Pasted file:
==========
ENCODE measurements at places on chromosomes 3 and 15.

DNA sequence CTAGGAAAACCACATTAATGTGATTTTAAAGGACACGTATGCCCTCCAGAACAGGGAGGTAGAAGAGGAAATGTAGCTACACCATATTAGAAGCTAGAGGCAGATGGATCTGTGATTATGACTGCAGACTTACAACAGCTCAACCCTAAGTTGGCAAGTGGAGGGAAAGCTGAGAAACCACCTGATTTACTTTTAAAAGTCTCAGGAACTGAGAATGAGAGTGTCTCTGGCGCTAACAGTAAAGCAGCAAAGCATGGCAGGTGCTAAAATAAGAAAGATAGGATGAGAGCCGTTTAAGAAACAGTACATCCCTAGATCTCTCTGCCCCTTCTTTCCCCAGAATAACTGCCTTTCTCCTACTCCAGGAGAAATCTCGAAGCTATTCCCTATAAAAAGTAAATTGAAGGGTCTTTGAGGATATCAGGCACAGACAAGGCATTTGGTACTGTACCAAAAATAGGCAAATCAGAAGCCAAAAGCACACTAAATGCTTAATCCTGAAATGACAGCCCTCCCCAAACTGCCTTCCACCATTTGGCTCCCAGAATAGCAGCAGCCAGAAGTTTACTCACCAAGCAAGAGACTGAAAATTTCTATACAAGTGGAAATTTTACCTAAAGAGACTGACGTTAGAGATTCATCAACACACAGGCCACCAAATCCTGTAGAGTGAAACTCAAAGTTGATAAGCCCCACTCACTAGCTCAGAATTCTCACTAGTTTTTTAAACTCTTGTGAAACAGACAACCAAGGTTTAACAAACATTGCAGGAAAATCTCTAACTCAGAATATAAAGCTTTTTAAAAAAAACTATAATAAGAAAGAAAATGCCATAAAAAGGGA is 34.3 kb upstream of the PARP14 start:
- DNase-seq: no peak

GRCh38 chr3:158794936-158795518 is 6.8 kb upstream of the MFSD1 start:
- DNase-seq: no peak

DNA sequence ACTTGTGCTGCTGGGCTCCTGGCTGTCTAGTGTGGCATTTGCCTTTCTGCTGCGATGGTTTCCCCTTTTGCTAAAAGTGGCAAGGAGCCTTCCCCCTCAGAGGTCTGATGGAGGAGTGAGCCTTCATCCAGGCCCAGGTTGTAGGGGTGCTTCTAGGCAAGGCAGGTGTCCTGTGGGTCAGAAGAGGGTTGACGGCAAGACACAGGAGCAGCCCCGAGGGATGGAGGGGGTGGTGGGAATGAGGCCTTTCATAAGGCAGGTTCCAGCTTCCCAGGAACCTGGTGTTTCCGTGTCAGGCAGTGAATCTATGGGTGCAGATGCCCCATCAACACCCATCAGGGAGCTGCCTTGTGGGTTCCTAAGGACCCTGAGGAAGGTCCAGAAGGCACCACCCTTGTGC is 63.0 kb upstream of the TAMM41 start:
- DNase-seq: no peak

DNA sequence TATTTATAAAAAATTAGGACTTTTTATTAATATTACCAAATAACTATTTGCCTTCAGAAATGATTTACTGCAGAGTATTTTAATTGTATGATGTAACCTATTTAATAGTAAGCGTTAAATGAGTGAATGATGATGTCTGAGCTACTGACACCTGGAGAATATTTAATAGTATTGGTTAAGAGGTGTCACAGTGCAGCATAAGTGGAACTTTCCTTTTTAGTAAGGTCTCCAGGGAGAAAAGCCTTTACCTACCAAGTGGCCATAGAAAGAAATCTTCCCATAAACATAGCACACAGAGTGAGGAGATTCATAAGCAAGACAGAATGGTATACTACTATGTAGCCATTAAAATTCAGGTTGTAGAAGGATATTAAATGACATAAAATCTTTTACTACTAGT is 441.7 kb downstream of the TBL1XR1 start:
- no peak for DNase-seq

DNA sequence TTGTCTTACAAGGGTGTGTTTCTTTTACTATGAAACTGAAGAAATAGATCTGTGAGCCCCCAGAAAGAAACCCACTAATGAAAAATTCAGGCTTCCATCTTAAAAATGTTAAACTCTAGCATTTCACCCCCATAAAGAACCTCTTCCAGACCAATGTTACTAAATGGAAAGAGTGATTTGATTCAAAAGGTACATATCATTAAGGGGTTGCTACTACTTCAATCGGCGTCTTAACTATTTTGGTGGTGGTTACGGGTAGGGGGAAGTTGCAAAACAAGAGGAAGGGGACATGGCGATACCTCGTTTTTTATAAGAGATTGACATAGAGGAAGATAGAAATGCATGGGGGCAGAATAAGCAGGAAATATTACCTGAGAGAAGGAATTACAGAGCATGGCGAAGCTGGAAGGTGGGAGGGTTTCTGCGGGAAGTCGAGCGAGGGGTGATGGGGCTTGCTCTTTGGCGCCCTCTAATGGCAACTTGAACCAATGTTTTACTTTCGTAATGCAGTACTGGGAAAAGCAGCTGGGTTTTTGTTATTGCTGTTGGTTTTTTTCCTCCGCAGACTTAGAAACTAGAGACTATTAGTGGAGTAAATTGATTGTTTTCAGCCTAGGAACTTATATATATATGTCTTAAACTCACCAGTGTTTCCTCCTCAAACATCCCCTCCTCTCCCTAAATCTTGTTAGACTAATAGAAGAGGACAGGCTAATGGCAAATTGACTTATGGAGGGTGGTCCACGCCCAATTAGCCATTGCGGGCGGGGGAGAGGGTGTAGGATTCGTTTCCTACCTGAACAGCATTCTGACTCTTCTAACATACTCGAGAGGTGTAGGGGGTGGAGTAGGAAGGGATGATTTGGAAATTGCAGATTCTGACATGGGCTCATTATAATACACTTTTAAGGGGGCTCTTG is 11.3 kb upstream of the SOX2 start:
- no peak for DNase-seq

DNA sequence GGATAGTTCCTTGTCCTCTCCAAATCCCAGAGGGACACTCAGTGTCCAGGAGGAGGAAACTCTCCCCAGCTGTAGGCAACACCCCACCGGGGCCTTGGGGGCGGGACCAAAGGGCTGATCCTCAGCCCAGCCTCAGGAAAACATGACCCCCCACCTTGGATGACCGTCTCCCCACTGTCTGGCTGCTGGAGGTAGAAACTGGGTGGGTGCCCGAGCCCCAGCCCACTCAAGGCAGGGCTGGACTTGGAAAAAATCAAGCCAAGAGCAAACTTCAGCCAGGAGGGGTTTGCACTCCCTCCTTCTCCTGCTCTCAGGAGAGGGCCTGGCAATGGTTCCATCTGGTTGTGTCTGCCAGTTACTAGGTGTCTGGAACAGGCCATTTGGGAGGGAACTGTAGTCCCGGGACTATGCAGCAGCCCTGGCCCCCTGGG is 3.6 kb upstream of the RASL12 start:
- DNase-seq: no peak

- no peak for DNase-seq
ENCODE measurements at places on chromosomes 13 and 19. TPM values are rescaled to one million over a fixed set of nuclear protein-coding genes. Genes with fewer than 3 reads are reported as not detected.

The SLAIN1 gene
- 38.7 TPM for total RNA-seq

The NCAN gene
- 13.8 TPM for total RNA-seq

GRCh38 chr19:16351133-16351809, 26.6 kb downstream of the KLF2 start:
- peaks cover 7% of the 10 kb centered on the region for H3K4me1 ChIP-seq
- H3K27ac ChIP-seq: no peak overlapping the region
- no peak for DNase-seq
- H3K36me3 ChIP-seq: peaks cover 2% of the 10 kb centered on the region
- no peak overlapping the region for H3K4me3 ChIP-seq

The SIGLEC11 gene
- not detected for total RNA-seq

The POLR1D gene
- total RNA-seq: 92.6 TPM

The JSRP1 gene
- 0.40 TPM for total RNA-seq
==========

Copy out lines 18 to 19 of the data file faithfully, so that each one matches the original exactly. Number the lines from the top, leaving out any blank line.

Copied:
The NCAN gene
- 13.8 TPM for total RNA-seq